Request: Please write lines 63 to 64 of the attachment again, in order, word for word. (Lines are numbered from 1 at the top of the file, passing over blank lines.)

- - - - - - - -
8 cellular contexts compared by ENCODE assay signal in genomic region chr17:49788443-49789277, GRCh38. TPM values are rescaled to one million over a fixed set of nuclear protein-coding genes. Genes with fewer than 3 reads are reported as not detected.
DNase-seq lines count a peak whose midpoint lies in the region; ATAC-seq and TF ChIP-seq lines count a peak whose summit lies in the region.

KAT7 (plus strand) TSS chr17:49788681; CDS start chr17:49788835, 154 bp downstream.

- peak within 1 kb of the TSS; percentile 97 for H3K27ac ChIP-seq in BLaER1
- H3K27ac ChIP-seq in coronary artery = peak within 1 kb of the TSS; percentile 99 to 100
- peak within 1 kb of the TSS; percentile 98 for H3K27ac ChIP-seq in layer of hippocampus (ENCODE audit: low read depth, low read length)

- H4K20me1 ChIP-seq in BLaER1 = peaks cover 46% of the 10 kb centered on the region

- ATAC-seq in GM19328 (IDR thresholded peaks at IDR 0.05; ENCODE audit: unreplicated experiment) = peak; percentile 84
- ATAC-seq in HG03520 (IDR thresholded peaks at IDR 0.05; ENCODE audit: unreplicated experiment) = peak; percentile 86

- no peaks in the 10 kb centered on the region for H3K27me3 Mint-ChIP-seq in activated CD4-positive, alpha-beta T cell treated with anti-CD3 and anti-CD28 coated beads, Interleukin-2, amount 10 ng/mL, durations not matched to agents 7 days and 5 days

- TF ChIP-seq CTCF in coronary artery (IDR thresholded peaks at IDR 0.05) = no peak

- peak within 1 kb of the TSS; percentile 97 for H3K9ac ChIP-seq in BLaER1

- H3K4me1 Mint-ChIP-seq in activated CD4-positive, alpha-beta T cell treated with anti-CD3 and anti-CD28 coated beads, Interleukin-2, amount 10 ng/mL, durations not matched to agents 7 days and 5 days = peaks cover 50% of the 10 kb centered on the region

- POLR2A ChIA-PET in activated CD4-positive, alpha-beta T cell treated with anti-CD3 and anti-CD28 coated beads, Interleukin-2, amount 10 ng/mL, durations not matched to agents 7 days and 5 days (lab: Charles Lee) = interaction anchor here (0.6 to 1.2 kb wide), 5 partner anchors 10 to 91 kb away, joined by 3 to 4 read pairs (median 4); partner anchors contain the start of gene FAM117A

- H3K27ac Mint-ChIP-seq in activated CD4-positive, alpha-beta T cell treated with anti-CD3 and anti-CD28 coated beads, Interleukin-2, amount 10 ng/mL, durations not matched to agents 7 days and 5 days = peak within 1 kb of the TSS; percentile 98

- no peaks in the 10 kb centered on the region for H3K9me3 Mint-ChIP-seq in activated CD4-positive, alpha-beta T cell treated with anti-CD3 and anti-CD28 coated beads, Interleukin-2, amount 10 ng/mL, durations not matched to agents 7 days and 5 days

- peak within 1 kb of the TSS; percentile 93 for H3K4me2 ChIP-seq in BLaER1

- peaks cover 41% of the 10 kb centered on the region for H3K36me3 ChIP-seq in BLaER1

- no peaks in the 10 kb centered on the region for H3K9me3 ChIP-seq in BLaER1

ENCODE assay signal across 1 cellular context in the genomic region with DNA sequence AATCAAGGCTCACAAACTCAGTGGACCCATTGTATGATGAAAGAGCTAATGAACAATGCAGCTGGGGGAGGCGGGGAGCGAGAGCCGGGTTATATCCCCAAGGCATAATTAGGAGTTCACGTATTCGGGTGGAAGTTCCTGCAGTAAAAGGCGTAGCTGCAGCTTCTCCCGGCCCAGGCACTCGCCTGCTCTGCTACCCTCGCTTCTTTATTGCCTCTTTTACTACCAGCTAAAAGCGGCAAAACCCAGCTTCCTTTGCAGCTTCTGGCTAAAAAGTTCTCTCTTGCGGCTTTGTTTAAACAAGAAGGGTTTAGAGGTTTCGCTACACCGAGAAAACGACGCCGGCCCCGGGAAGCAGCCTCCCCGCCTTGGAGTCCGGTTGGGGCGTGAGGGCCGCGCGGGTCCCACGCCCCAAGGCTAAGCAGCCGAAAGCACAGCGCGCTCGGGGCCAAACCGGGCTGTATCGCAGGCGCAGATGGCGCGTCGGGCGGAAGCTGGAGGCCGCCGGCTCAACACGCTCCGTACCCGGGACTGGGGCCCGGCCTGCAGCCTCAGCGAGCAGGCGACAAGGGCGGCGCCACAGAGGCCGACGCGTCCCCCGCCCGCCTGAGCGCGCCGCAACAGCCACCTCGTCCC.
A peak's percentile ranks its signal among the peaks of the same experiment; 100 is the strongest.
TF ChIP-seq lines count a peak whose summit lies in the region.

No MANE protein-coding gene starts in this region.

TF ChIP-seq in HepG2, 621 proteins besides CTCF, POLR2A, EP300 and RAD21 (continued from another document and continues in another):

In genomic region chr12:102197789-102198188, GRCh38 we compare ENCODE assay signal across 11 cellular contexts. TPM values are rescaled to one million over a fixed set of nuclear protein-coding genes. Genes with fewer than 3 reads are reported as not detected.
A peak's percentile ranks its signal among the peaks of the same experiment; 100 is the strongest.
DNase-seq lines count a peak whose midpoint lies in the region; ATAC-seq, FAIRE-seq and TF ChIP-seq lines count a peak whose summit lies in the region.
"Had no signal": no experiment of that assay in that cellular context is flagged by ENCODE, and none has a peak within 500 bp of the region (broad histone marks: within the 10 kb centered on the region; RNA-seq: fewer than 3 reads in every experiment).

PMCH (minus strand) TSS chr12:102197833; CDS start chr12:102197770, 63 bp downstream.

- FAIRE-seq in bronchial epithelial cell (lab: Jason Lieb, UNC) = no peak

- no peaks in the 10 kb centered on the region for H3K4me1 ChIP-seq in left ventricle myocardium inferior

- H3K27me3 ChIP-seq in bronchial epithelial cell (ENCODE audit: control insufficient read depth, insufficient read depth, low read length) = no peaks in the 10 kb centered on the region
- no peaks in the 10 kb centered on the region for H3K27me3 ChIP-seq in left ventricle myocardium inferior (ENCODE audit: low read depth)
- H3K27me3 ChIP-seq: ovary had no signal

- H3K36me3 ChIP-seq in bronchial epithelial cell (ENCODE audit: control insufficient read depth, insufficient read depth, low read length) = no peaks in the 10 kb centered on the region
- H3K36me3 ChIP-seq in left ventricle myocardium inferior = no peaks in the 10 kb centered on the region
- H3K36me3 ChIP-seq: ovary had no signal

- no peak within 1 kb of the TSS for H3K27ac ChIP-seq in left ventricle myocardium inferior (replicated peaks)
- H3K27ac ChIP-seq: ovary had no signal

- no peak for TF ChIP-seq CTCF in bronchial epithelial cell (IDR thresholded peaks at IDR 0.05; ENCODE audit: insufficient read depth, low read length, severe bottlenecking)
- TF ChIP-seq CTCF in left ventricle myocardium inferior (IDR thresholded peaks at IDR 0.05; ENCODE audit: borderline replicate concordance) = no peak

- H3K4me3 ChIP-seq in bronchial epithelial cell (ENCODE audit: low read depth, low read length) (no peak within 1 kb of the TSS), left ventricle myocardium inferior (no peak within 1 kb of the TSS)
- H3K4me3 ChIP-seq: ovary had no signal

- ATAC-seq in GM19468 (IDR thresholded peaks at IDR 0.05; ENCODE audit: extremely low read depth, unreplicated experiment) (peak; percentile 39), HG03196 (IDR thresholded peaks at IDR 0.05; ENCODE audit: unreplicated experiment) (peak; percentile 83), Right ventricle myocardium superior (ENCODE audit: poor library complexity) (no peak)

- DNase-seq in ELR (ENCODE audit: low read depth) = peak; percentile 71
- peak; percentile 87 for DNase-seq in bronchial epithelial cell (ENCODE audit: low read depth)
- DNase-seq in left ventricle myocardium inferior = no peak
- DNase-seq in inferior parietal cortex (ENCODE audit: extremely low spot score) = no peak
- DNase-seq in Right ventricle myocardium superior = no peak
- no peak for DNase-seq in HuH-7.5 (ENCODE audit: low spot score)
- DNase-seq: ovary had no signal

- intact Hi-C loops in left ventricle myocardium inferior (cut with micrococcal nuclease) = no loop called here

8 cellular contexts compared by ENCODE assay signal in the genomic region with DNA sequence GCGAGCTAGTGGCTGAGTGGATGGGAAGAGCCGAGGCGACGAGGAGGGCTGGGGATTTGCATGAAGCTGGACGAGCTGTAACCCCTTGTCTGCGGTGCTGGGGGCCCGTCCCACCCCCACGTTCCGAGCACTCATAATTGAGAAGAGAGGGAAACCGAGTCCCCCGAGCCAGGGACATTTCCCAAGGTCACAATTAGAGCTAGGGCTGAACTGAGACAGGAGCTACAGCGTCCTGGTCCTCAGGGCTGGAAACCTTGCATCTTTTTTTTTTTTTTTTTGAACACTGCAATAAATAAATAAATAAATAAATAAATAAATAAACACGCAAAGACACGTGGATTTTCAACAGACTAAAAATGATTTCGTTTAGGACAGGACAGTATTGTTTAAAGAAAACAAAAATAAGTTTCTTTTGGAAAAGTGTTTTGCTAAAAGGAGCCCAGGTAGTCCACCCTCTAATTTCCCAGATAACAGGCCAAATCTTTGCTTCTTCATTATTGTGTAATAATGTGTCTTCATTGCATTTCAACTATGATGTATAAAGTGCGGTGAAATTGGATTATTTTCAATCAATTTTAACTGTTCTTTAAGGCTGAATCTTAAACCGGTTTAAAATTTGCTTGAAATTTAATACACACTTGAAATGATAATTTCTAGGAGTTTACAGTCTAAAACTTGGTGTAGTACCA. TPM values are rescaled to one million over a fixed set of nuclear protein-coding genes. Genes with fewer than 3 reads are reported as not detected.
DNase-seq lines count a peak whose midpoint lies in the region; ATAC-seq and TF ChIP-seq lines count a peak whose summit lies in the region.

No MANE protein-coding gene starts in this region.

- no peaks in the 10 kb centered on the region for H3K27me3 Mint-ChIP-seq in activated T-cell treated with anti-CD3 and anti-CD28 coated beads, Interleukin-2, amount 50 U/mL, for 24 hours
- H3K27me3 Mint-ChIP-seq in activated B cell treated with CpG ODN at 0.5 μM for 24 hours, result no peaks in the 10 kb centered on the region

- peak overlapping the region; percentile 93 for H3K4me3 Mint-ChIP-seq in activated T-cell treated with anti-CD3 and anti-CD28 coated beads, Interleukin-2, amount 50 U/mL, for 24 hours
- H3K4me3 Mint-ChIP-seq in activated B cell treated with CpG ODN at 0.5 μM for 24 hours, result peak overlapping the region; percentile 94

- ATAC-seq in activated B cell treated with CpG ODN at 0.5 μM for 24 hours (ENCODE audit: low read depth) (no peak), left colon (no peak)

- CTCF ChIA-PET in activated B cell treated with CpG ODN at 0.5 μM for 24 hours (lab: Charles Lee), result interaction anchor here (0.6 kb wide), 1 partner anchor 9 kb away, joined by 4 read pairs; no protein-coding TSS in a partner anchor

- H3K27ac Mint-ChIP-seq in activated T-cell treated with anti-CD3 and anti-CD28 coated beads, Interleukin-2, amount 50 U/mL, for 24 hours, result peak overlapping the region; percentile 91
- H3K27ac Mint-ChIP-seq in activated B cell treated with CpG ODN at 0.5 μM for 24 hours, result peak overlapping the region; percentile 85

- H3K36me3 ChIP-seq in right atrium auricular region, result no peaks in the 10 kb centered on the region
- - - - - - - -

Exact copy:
- H3K27ac Mint-ChIP-seq in activated B cell treated with CpG ODN at 0.5 μM for 24 hours, result peak overlapping the region; percentile 85

- H3K36me3 ChIP-seq in right atrium auricular region, result no peaks in the 10 kb centered on the region